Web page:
A tricky logical problem about span and linearly independency

I encounter a tricky logical problem in linear algebra. Every inference seems valid, but the result is absurd. I'm sure it will turn out that I make a mistake somewhere. However, I tried to think it for long time today(my brain's kinda short.), but can't see why.

Let $V$ be a vector space over $F$, and let $S\subseteq V$, $v\not\in S$. Then we know that

$v\not\in\text{span}(S)\Longleftrightarrow \bigl(S\text{ is linearly independent}\Rightarrow S\cup\{v\}\text{ is linearly independent}\bigr)$.

This is a biconditional. And it is of course logically equivalent to $v\in\text{span}(S)\Longleftrightarrow \neg\bigl(S\text{ is linearly independent}\Rightarrow S\cup\{v\}\text{ is linearly independent}\bigr)$.

Thus, when $v\in\text{span}(S)$, then $\neg\bigl(S\text{ is linearly independent}\Rightarrow S\cup\{v\}\text{ is linearly independent}\bigr)$, then it is again equivalent to $\bigl(S\text{ is linearly independent}\wedge S\cup\{v\}\text{ is linearly dependent.}\bigr)$ Hence we get that $S\text{ is linearly independent}$. But this is non-sense. How can $v\in\text{span}(S)$ implies $S\text{ is linearly independent}$? The consequence is too strong. Where did I make a mistake?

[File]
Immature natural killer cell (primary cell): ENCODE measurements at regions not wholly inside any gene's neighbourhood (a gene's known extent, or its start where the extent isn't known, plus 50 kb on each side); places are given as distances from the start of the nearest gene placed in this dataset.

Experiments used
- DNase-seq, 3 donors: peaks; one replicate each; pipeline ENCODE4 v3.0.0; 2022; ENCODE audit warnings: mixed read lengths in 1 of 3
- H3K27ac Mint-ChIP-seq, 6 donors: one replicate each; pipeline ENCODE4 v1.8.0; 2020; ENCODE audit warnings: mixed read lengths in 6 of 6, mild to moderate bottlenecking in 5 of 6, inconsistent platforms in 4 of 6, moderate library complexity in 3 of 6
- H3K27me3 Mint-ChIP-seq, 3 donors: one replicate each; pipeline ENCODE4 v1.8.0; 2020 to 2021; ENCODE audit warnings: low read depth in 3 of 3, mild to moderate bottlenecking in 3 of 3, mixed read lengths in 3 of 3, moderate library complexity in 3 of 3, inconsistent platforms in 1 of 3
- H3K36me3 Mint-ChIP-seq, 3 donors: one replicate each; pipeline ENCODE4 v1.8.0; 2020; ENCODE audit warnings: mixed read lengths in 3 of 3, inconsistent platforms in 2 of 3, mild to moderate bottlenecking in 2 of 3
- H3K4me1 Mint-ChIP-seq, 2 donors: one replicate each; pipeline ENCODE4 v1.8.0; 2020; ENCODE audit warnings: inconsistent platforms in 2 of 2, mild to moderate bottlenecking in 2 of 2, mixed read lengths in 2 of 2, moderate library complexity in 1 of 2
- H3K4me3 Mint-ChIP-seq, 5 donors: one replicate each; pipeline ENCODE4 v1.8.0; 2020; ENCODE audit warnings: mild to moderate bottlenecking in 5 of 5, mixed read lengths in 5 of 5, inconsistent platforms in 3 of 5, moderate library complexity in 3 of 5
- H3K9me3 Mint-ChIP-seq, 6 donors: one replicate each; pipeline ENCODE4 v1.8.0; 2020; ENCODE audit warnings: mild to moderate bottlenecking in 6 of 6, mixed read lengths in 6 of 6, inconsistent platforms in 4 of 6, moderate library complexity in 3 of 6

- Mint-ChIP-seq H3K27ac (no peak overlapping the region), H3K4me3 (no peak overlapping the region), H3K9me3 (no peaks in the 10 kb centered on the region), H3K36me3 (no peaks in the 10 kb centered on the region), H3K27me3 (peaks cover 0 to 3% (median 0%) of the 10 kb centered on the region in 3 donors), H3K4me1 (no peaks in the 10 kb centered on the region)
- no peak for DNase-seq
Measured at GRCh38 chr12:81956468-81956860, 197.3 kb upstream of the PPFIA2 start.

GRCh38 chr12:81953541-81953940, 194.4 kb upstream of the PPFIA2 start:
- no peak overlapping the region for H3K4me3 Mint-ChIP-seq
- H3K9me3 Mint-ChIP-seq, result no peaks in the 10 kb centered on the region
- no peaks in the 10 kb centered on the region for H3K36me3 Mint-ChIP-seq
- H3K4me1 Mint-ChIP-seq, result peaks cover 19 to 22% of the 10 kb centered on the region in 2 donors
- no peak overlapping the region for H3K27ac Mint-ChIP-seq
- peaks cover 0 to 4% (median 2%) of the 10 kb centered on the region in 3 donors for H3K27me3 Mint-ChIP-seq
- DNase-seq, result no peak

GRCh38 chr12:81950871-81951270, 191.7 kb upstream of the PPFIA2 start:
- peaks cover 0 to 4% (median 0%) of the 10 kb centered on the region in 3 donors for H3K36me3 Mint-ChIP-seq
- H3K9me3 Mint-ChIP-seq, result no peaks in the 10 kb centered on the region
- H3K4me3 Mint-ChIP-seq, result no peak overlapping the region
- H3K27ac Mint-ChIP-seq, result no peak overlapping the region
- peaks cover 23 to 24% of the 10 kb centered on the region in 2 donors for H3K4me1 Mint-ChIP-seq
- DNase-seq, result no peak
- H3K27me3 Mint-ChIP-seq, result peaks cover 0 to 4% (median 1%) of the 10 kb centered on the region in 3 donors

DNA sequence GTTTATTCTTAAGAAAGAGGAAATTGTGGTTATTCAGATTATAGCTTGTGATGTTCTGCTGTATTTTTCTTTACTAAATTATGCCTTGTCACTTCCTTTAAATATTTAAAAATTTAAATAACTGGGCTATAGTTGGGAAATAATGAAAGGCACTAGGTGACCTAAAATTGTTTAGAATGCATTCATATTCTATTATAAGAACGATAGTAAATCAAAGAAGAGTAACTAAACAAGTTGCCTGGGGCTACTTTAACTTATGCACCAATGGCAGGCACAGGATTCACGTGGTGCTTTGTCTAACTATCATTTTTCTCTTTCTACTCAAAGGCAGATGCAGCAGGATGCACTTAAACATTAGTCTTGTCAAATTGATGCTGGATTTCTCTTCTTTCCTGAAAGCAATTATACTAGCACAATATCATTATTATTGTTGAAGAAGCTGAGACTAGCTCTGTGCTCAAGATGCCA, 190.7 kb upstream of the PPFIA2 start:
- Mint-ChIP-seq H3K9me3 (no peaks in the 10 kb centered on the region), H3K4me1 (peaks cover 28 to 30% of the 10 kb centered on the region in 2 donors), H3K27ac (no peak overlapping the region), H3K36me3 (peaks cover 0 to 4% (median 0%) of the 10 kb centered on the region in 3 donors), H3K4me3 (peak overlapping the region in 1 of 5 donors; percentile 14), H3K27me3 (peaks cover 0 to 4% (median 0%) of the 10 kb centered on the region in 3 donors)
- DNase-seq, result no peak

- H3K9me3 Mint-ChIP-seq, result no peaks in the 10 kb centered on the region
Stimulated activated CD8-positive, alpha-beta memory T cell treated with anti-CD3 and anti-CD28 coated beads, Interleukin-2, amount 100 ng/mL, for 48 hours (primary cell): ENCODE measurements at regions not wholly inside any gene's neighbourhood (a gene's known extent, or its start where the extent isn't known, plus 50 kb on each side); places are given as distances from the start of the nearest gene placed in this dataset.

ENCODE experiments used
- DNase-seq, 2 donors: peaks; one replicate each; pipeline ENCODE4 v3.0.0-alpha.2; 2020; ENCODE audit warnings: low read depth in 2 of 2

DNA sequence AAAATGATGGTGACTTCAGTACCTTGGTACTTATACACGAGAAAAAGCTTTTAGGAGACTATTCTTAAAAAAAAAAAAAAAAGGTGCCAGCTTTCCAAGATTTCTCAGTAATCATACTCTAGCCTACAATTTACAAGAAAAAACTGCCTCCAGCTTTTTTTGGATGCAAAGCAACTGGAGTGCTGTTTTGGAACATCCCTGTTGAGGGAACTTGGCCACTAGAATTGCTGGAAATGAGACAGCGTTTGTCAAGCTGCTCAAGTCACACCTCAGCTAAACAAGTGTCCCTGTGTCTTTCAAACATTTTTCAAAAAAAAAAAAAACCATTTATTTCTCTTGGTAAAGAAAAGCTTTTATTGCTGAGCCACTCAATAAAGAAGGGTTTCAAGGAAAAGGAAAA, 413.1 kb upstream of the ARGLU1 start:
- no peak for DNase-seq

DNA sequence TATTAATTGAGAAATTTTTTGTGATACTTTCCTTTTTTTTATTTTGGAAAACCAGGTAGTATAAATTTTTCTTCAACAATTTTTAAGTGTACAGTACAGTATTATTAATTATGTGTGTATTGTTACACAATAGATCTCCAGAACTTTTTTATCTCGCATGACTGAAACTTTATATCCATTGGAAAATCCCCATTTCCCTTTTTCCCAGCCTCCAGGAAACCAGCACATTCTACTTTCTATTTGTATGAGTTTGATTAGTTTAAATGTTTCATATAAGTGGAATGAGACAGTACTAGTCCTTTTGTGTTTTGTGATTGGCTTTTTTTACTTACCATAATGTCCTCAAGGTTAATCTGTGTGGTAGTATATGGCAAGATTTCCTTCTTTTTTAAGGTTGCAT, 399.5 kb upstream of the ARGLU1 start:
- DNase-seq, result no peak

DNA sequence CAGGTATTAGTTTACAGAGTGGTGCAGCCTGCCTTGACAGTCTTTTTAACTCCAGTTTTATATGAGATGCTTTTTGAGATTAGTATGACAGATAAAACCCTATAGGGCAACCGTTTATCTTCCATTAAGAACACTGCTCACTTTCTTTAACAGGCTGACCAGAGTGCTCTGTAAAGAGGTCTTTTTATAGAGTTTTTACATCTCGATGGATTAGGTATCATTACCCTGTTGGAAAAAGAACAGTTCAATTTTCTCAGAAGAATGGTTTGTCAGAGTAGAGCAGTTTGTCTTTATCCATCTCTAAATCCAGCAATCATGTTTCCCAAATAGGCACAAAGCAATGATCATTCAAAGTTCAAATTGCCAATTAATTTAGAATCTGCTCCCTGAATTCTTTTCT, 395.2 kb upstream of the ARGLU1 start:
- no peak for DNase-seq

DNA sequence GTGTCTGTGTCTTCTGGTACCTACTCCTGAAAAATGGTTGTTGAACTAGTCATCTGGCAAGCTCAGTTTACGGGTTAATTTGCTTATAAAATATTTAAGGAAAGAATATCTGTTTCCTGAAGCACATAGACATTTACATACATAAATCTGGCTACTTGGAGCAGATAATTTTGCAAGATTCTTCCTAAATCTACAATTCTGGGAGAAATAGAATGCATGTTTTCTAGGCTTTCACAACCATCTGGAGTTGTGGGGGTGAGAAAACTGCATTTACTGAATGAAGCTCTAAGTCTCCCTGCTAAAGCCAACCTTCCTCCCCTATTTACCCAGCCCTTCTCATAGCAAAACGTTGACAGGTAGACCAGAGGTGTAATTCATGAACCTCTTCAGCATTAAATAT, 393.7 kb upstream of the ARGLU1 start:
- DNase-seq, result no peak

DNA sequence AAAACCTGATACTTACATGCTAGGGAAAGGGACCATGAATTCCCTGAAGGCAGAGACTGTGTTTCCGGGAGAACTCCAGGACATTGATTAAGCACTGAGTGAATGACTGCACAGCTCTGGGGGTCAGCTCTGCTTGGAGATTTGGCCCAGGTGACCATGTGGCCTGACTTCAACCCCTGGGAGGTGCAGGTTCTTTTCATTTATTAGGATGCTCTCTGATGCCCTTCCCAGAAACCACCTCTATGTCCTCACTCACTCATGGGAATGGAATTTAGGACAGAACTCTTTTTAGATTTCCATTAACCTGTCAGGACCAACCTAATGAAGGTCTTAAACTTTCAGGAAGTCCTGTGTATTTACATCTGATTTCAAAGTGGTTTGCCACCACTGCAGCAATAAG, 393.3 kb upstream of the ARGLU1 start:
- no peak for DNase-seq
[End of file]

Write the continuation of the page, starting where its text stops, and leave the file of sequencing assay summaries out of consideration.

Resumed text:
• You have been mistaken in understanding the statement you got. It is absolutely correct! The final result says "If the vector v belongs to the set S (which is subset of vector space V), then S is linearly independent AND S union v is linearly dependent (and vice - versa) ". This is possible because since v is a member of span of S, it can be expressed as a linear combination of vectors of S. Thus, the set S is linearly independent and S union v is linearly dependent. – Aniruddha Deshmukh Aug 29 '17 at 12:15
• Already the first logical statement is false. If $S$ is not linearly independent, then the statement in brackets is true for every choice of $v$, whereas the statement on the LHS is not always true. – Jan Bohr Aug 29 '17 at 12:15

The problem seems to be with the statement

$v\not\in\text{span}(S)\Longleftrightarrow \bigl(S\text{ is linearly independent}\Rightarrow S\cup\{v\}\text{ is linearly independent}\bigr)$

and in particular

$$v\not\in\text{span}(S)\Longleftarrow \bigl(S\text{ is linearly independent}\Rightarrow S\cup\{v\}\text{ is linearly independent}\bigr)$$ which is same as $$v\in\text{span}(S)\Longrightarrow \bigl(S\text{ is linearly independent and } S\cup\{v\}\text{ is linearly dependent}\bigr)$$ The linear dependence or independence of $S$ cannot be determined from the statement $v\in\text{Span}(S)$.

The correct statement should have been

$\bigl(v\not\in\text{span}(S) \text{ and$S$is linearly independent} \bigr)$$\Longleftrightarrow \bigl(S\cup\{v\}\text{ is linearly independent}\bigr)$

and these two statements are not equivalent.

• Thank you and @jabo. I see. :) – Eric Aug 31 '17 at 14:15